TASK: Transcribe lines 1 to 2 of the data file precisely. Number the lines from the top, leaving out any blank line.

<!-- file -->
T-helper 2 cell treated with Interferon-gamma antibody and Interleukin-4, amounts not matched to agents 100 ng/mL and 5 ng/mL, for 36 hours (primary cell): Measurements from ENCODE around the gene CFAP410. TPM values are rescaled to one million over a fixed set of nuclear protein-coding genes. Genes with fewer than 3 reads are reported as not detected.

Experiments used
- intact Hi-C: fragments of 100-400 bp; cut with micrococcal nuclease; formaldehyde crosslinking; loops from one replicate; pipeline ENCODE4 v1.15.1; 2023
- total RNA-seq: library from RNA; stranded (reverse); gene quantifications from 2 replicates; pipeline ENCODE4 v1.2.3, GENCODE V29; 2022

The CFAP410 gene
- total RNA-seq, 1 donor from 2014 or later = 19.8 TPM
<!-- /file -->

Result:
T-helper 2 cell treated with Interferon-gamma antibody and Interleukin-4, amounts not matched to agents 100 ng/mL and 5 ng/mL, for 36 hours (primary cell): Measurements from ENCODE around the gene CFAP410. TPM values are rescaled to one million over a fixed set of nuclear protein-coding genes. Genes with fewer than 3 reads are reported as not detected.

Experiments used